President-elect Donald Trump has named Rep. Mick Mulvaney (R., S.C.) as his director of the Office of Management and Budget, signaling his intent to slash spending and address the deficit as president.
Mulvaney, 49, was elected to Congress in 2010 in the wave that brought in a cohort of younger, staunchly conservative members into the House.
He has been an advocate for spending cuts, often taking on his own party to push for more aggressive curbs to government spending.
"We are going to do great things for the American people with Mick Mulvaney leading the Office of Management and Budget," Trump said in a statement. "Right now we are nearly $20 trillion in debt, but Mick is a very high-energy leader with deep convictions for how to responsibly manage our nation's finances and save our country from drowning in red ink.
"With Mick at the head of OMB, my administration is going to make smart choices about America's budget, bring new accountability to our federal government, and renew the American taxpayer's trust in how their money is spent," he added.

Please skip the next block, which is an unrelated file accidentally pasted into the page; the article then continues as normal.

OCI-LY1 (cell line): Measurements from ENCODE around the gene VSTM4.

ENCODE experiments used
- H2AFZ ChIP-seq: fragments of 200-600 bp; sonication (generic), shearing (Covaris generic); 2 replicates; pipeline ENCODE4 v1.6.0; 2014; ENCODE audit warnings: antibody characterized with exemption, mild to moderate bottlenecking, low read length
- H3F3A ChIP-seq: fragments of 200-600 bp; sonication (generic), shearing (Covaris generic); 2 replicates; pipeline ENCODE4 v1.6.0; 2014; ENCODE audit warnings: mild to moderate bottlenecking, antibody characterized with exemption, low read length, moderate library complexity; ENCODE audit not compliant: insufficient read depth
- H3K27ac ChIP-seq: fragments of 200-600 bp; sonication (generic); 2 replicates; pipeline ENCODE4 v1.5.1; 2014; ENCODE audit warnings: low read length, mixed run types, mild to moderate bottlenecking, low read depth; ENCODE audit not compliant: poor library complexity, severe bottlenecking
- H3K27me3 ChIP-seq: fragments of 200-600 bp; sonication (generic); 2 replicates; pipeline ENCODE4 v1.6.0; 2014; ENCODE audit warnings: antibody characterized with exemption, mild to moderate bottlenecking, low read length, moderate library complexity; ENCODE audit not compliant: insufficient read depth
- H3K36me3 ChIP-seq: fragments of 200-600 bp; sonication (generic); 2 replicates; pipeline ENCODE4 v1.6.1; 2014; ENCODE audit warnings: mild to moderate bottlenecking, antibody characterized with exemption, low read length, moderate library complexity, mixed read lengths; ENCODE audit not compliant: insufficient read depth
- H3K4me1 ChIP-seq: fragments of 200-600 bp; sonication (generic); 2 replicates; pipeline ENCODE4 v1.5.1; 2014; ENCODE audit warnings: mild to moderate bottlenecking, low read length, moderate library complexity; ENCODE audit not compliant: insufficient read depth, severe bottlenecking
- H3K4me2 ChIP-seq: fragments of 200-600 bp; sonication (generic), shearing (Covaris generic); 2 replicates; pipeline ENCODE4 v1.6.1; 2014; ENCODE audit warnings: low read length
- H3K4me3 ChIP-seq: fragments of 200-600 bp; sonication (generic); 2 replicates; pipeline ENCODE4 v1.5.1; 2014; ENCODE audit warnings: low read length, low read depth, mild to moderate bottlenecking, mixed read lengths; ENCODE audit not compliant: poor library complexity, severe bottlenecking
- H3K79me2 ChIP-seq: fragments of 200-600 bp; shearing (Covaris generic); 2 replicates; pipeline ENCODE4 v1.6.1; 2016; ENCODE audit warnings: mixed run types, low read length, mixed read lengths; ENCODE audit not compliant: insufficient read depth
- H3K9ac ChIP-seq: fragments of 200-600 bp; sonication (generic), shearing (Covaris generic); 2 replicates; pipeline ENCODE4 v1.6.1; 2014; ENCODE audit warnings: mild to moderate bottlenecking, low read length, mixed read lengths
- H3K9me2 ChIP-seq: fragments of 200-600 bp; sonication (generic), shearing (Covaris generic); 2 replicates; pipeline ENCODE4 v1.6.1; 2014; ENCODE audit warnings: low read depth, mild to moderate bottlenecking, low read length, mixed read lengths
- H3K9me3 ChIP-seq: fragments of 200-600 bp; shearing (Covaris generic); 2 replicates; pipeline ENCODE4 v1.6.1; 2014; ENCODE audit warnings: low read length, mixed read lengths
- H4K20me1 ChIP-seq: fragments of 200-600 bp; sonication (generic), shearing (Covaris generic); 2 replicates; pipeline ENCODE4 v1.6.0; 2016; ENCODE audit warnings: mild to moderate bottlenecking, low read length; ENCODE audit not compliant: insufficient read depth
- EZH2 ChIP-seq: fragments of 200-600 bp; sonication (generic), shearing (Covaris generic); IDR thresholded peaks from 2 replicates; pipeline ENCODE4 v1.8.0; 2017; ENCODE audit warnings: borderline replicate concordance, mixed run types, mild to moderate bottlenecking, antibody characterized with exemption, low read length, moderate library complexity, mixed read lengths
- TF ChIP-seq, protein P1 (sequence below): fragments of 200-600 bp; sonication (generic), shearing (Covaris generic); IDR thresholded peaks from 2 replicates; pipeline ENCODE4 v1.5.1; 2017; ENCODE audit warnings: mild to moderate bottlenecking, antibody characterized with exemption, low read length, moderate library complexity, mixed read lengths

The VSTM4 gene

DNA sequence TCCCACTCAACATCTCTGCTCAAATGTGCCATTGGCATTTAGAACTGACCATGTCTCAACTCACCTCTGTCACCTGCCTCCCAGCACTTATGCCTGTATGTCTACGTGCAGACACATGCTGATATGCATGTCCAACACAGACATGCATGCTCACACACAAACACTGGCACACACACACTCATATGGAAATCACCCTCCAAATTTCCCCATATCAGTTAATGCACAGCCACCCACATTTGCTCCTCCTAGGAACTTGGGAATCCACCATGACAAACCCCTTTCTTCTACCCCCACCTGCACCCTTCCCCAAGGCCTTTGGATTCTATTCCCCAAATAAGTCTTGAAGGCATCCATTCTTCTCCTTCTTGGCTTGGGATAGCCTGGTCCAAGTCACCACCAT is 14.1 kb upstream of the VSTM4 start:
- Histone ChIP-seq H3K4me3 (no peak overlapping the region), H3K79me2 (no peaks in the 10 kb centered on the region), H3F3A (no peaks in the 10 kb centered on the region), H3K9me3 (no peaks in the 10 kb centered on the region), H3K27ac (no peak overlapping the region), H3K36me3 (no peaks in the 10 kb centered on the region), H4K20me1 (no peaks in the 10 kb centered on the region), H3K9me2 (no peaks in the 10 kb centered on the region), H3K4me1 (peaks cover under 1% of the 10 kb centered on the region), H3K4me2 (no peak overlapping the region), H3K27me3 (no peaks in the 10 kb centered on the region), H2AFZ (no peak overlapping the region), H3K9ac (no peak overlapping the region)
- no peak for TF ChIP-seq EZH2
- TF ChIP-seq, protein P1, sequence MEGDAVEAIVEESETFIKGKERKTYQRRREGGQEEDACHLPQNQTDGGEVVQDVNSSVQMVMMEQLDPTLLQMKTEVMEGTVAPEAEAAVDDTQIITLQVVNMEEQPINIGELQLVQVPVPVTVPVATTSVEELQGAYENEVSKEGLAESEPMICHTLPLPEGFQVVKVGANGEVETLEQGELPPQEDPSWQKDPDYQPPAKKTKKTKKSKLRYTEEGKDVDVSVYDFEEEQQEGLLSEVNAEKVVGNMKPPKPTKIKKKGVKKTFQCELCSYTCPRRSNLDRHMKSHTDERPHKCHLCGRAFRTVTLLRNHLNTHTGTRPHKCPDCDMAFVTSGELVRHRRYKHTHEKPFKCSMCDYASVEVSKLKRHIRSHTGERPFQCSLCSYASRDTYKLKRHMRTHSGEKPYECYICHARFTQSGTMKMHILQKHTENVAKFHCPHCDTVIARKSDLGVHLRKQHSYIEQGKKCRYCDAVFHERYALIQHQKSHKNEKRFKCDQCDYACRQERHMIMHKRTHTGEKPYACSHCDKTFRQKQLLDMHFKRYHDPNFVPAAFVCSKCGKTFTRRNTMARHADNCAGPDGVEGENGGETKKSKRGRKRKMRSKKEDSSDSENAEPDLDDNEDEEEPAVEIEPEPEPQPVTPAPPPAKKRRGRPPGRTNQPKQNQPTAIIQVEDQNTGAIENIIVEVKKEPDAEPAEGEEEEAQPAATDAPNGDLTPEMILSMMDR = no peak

Trump has announced plans for increased defense spending in a massive infrastructure bill. Adding Mulvaney to his administration could help ease concerns from fiscal conservatives about the cost of such plans and their effect on the deficit.
A founding member of the House Freedom Caucus, which pushed House Speaker John A. Boehner out of power in 2015, Mulvaney is an advocate of a balanced-budget amendment to the Constitution.
Among Mulvaney's chief duties will be overseeing the most dramatic overhaul of the nation's tax code since President Ronald Reagan. Trump has pledged to streamline the process for individual households and slash the rate for corporations from 35 percent to 15 percent. The reforms are a central component of the administration's promise to boost economic growth to 4 percent - or higher - a message that resonated with voters still bruised by the Great Recession but that many economists believe is unsustainable.
In addition, Trump has argued stronger growth would mean his tax proposal would not contribute to the national debt, and he has vowed not to cut expensive but popular entitlement programs such as Medicare and Social Security. But experts have been skeptical of those claims, and Mulvaney would be responsible for reconciling the numbers.
One analysis by the Committee for a Responsible Federal Budget estimated Trump's tax plan would cost more than $5.3 trillion over the next decade. Even after factoring in faster economic growth, Trump's proposals are expected to add at least $2.6 trillion to the debt over the next decade, according to the nonpartisan Tax Foundation.